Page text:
Is life to you when all processes are done mechanically you are Richer? And when ever humans do something a machine could do – you are poorer?

Sad comment – sad all the upvotes.

Billy Bob
Billy Bob
6 months ago
Reply to  Elliott Bjorn

You clearly don’t understand (or are deliberately ignoring) how productivity works, and how increasing it makes society more financially wealthy

polidori redux
polidori redux
6 months ago
Reply to  Elliott Bjorn

That’s right. We were so much richer in the middle ages, when 90% of the population was employed in agriculture – All those happy, dancing peasants living the dream. Remember, the number of people employed in an activity is the measure of its cost.

Last edited 6 months ago by polidori redux
Lindsay S
Lindsay S
6 months ago

Ahh PETA, batsh*t crazy is what they are! This is the problem with care in the community. The community becomes the asylum and soon we don’t know who is crazy and who isn’t!

Elliott Bjorn
Elliott Bjorn
6 months ago
Reply to  Lindsay S

there is a touch of satanic in their loathing of humans

Steven Campbell
Steven Campbell
6 months ago

The government rules, regulations and tax policies have made the days of the small multi-use farm almost extinct. As with most of our issues of the day, downsize the government and much of the problem gets much smaller.

Tony Price
Tony Price
6 months ago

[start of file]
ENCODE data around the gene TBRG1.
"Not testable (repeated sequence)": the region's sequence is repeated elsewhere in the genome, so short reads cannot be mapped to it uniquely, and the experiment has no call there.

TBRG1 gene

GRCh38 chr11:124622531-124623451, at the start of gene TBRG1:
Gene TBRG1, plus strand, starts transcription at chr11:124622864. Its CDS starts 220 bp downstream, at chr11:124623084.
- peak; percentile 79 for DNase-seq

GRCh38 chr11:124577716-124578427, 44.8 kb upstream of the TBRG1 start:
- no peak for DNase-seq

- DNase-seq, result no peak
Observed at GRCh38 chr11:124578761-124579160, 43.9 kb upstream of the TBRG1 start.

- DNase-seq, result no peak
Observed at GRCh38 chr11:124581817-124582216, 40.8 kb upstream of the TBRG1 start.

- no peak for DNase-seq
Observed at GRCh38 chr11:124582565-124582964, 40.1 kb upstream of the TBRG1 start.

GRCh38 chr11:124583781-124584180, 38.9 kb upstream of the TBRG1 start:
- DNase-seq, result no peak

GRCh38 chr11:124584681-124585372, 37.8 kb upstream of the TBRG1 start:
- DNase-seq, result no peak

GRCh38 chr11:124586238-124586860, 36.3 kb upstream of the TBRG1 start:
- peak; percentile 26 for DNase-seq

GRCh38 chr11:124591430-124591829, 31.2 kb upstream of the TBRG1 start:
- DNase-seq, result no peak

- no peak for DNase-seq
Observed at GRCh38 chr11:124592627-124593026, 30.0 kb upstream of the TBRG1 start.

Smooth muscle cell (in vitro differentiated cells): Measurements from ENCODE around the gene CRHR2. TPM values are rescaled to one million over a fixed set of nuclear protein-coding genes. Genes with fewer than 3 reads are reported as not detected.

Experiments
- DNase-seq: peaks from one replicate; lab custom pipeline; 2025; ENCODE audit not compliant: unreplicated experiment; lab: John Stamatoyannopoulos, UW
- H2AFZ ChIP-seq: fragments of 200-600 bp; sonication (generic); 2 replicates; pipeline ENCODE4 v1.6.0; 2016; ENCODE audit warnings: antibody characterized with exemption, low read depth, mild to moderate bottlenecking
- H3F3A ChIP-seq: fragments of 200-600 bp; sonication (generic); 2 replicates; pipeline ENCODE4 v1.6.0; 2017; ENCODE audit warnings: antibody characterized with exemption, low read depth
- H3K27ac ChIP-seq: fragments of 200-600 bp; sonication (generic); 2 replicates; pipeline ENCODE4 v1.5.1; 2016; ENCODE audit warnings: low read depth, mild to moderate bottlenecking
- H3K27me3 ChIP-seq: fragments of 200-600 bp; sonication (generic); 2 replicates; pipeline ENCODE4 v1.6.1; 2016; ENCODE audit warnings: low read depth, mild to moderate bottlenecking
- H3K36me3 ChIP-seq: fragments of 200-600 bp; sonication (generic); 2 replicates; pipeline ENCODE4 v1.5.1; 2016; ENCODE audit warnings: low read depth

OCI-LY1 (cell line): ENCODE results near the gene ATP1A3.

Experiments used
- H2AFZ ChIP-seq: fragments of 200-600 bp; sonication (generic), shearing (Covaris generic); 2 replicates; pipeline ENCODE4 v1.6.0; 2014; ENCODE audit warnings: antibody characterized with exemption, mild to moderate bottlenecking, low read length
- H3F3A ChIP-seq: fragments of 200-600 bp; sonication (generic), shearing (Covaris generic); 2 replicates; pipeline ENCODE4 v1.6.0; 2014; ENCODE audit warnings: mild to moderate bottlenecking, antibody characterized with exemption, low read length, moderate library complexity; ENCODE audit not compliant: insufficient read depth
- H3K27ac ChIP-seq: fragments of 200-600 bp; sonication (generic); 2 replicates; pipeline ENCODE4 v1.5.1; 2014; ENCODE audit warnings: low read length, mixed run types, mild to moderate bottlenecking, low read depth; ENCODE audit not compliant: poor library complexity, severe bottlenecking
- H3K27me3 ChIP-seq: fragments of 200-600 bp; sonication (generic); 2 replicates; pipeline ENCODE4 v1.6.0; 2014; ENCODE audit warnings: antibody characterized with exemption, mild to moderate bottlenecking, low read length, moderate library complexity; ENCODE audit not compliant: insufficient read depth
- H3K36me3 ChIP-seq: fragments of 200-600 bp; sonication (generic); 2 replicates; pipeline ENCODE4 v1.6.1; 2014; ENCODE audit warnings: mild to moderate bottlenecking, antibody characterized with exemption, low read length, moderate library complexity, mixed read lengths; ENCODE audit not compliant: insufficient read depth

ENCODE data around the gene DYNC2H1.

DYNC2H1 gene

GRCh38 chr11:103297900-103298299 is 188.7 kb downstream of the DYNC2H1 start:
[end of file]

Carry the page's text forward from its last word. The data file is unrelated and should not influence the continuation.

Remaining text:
Really? Would not the mega-ag-ind corporations be the ones to suck up the less-regulated space?

Jim Veenbaas
Jim Veenbaas
6 months ago

Do people realize that industrialized farming has literally lifted hundreds of millions of people out of poverty and hunger? It has freed up labour to do more productive, wealth generating occupations.

North America has less acres of land devoted to agriculture today than it did 100 years ago. There is more forest today than there was 100 years ago. There are actual paintings depicting agriculture in northeast US 150 years ago, that today is forest.

When the Dutch govt buys out and takes over 3.000 farms, it isn’t saving the planet. It’s simply shifting production to some other less productive location, probably requiring five times the amount of land, and making us poorer and more hungry.

This romanticized notion of small farm, sustainable agriculture is silly and dangerous.

Robert Cocco
Robert Cocco
6 months ago
Reply to  Jim Veenbaas

No, they don’t realize what it takes to feed lots and lots (and lots) of poor, hungry people.

laurence scaduto
laurence scaduto
6 months ago

Mary’s right; smaller farms are the way to go. A very good argument can be made that it’s better to buy from local producers and small retailers than sending our money to the distant, and usually quite wealthy, stockholders of some corporation.
High prices would be a serious problem. Small farms couldn’t compete on price. But after a shake-out period and once some equality was brought to the government subsidies routine, I wonder if the prices wouldn’t start to even out. Both my local bookshop and local hardware store managed to squeeze their prices almost as low as their big box competitors. It would be up to us to be willing to pay a few cents more in order to keep our economy fit for human beings.

Last edited 6 months ago by laurence scaduto
Robbie K
Robbie K
6 months ago